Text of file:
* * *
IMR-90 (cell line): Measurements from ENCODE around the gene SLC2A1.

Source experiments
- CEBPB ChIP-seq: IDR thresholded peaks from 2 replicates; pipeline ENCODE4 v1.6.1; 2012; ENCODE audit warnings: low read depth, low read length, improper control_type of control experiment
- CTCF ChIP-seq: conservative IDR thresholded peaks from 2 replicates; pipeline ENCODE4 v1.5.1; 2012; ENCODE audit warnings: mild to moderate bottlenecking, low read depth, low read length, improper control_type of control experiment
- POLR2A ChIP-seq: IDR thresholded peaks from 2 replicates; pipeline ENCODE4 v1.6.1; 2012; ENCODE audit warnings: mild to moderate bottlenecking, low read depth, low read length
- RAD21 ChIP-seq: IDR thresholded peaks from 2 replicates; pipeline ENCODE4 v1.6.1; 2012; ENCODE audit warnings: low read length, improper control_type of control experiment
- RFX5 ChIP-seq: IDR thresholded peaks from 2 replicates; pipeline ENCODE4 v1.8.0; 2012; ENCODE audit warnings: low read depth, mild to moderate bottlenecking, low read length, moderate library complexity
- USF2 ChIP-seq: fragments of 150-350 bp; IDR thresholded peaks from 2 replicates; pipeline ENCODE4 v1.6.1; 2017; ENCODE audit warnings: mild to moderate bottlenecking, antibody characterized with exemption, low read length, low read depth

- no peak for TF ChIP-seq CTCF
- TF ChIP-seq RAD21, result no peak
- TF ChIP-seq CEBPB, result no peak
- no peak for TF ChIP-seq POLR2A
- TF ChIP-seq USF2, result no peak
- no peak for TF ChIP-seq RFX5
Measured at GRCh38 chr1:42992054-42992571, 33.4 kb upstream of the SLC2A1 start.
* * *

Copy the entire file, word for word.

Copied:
IMR-90 (cell line): Measurements from ENCODE around the gene SLC2A1.

Source experiments
- CEBPB ChIP-seq: IDR thresholded peaks from 2 replicates; pipeline ENCODE4 v1.6.1; 2012; ENCODE audit warnings: low read depth, low read length, improper control_type of control experiment
- CTCF ChIP-seq: conservative IDR thresholded peaks from 2 replicates; pipeline ENCODE4 v1.5.1; 2012; ENCODE audit warnings: mild to moderate bottlenecking, low read depth, low read length, improper control_type of control experiment
- POLR2A ChIP-seq: IDR thresholded peaks from 2 replicates; pipeline ENCODE4 v1.6.1; 2012; ENCODE audit warnings: mild to moderate bottlenecking, low read depth, low read length
- RAD21 ChIP-seq: IDR thresholded peaks from 2 replicates; pipeline ENCODE4 v1.6.1; 2012; ENCODE audit warnings: low read length, improper control_type of control experiment
- RFX5 ChIP-seq: IDR thresholded peaks from 2 replicates; pipeline ENCODE4 v1.8.0; 2012; ENCODE audit warnings: low read depth, mild to moderate bottlenecking, low read length, moderate library complexity
- USF2 ChIP-seq: fragments of 150-350 bp; IDR thresholded peaks from 2 replicates; pipeline ENCODE4 v1.6.1; 2017; ENCODE audit warnings: mild to moderate bottlenecking, antibody characterized with exemption, low read length, low read depth

- no peak for TF ChIP-seq CTCF
- TF ChIP-seq RAD21, result no peak
- TF ChIP-seq CEBPB, result no peak
- no peak for TF ChIP-seq POLR2A
- TF ChIP-seq USF2, result no peak
- no peak for TF ChIP-seq RFX5
Measured at GRCh38 chr1:42992054-42992571, 33.4 kb upstream of the SLC2A1 start.